Our evaluations and opinions are not influenced by our advertising relationships, but we may earn a commission from our partners’ links. This content is created independently from TIME’s editorial staff. Learn more.
For better or for worse, how you smell can have a significant impact on your confidence, self-perception, and those around you. Unfortunately, hosing yourself down with your fragrance of choice can be t as bad, if not worse, than basking in your body odor. It’s important to apply scent correctly, and although there are a number of application techniques to sift through—from the classic spritz-and-rub on the wrist to the ambitious spray the air and walk through it method—mastering the craft of applying your cologne appropriately isn’t difficult when you know the right steps.
How to apply cologne - the basics
Shower and dry off
It’s best to apply your cologne on clean, dry skin immediately after you take a shower. When your skin is warm your pores open, which is ideal for fragrance application. Although it’s not necessary for all skin types, you may also want to moisturize at this stage.
Hold the cologne bottle at least 3 inches away from your body
If you hold the cologne bottle any closer than three inches, you’re likely going to over-apply the fragrance while also muddling any nuance in the scent profile. A good rule of thumb to keep in the back of your mind is to spray three to six inches away.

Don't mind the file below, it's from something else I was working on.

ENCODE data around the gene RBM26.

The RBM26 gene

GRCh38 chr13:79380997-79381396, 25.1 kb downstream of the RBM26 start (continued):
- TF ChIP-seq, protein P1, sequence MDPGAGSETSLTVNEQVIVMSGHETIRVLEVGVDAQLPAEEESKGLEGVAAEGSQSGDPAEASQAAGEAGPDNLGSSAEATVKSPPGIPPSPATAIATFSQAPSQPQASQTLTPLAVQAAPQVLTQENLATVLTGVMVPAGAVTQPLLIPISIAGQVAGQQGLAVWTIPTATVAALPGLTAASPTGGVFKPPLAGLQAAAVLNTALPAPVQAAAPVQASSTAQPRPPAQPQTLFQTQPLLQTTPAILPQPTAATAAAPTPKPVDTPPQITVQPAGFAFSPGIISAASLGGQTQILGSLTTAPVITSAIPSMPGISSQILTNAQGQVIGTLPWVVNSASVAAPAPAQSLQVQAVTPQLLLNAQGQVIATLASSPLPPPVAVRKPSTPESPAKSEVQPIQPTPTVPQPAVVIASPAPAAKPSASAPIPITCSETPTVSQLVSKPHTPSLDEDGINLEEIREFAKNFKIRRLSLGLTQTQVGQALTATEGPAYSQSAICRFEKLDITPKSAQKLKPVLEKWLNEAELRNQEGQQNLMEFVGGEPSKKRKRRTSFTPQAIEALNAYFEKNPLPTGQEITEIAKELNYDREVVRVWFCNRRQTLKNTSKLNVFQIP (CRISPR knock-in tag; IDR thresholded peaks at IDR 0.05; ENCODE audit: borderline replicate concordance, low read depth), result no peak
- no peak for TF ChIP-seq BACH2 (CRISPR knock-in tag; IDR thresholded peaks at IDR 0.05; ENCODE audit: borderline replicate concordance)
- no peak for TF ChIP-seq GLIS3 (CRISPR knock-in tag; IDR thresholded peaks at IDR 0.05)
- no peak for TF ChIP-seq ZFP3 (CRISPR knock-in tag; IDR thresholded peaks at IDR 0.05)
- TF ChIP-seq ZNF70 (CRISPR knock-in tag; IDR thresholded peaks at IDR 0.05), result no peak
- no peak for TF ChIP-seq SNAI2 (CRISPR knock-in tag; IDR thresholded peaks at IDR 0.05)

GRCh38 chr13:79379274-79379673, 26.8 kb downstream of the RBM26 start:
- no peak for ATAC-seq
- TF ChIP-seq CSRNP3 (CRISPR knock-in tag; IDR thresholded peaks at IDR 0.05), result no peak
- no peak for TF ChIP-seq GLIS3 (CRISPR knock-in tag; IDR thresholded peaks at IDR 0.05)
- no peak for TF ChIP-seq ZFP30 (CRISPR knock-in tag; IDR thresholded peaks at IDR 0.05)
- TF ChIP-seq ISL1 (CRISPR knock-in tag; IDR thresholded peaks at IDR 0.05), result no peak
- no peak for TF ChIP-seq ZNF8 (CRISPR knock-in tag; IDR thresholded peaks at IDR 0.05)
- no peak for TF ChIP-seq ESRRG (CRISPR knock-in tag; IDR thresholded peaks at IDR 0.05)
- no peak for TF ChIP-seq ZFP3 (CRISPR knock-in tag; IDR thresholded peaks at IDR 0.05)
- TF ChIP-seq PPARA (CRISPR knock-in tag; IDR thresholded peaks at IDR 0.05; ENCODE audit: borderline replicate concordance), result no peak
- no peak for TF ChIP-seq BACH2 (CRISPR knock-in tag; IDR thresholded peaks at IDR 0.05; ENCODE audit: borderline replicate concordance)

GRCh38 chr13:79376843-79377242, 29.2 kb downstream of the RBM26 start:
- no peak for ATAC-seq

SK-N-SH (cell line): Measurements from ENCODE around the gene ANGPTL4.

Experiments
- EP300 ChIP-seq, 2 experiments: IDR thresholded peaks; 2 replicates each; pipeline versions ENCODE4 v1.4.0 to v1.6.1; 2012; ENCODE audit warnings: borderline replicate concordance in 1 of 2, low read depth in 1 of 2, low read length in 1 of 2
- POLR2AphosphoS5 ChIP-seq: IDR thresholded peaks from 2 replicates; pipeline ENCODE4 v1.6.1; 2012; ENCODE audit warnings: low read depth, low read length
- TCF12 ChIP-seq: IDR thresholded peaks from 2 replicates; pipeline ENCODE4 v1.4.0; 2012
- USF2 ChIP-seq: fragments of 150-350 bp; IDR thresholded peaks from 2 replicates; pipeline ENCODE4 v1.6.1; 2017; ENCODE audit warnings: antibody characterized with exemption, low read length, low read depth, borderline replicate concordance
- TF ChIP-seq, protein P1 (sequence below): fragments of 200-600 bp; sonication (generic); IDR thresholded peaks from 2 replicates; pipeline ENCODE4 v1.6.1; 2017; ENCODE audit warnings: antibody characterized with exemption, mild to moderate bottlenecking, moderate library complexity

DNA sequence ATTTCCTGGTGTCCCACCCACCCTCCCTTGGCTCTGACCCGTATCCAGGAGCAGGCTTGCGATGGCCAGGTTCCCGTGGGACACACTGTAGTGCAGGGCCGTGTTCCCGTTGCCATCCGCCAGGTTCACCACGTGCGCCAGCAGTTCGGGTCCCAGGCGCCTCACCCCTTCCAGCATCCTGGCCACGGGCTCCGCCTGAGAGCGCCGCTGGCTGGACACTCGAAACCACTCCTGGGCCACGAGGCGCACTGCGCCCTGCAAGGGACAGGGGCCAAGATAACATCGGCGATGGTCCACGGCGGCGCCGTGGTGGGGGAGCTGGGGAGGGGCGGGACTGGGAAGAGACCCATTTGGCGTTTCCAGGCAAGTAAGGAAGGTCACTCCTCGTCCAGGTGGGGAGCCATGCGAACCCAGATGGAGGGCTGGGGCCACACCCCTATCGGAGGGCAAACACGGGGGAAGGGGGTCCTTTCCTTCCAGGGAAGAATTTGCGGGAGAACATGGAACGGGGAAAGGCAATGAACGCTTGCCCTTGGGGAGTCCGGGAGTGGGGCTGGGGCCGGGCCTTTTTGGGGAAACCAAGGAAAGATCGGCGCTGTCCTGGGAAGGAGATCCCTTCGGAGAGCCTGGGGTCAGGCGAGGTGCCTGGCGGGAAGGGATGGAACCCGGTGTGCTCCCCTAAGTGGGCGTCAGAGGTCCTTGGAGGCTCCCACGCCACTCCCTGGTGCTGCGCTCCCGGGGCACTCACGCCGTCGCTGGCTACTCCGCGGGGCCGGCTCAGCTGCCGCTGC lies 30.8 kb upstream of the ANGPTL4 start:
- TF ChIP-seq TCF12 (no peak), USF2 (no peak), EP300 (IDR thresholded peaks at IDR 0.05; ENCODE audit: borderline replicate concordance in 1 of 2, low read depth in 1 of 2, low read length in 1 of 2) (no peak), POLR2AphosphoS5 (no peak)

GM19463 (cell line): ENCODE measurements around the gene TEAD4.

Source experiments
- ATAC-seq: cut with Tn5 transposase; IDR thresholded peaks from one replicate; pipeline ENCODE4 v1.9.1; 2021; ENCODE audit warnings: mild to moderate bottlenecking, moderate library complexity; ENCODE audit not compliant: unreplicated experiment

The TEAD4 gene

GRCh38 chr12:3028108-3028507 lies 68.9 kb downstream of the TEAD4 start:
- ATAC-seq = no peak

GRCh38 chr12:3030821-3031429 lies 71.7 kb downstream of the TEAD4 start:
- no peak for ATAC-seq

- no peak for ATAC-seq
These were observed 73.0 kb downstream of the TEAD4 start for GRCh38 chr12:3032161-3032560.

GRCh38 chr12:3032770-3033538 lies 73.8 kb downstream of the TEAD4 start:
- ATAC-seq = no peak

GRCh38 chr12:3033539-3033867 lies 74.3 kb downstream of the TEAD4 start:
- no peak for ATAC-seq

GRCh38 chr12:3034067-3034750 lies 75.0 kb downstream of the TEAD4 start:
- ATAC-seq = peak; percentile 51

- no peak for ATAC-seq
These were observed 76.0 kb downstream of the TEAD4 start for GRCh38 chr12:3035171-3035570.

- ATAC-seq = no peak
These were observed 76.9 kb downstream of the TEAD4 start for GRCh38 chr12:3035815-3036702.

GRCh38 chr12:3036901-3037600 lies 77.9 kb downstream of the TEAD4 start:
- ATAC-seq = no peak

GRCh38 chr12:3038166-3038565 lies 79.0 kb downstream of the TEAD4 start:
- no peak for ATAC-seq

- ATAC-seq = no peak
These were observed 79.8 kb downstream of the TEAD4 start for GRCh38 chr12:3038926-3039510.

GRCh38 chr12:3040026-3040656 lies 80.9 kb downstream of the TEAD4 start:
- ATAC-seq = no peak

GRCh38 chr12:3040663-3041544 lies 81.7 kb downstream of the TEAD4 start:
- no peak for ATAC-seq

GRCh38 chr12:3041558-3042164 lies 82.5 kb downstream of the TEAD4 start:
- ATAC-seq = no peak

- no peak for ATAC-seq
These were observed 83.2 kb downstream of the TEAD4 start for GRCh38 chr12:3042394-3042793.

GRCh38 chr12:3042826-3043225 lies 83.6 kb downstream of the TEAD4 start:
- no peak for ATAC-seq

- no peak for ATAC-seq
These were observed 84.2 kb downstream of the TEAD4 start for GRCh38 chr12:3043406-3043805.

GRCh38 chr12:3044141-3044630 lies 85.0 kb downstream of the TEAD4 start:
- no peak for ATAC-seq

Spray cologne on pulse points and naturally warm areas
Warmth increases the longevity and intensity of your fragrance. Your body emits heat throughout the day, especially in warm pulse points, such as your neck, wrist, and r inner elbows, allowing the cologne to interact with your body chemistry and create a unique, pleasurable aroma.
However, areas with too much friction can cause the scent to degrade, so it’s best to steer clear of the crotch, armpits, and knees. During the initial application, use two to four sprays.
Reapply on wrists throughout the day
Freshen up your scent at any point with a spray or two on your wrists later on in the day. Remember, too much friction is bad for the scent, so don’t rub your wrists together after spraying.
How to choose the right cologne
Although commonly used to describe a men’s fragrance, “cologne” is actually a term indicating the intensity of perfume oil concentration in the scent. Not all scents are created with the same intensity, and greater intensity doesn’t necessarily mean a better scent. There are five categories of scent concentration.
- Eau Fraîche: Literally translating as “fresh water,” these scents are fleeting – with just 1-3% pure perfume oils – but generally cost less than other scents.
- Eau de Cologne: True cologne is also very low in pure perfume oils, at 2-5%, and will only last for around two hours.
- Eau de toilette: These fragrances contain 10%-15% of high quality perfume oils and can last more than a full day.
- Eau de parfum: Scents that fall into this category contain 15%-20% pure perfume oils, have a stronger scent, and tend to cost more than eau de toilette.
- Parfum: Containing between 20%-40% pure perfume oils, this is the strongest, most expensive concentration. If this is what you’re looking for, you may want to consider Blu Atlas' Atlantis cologne.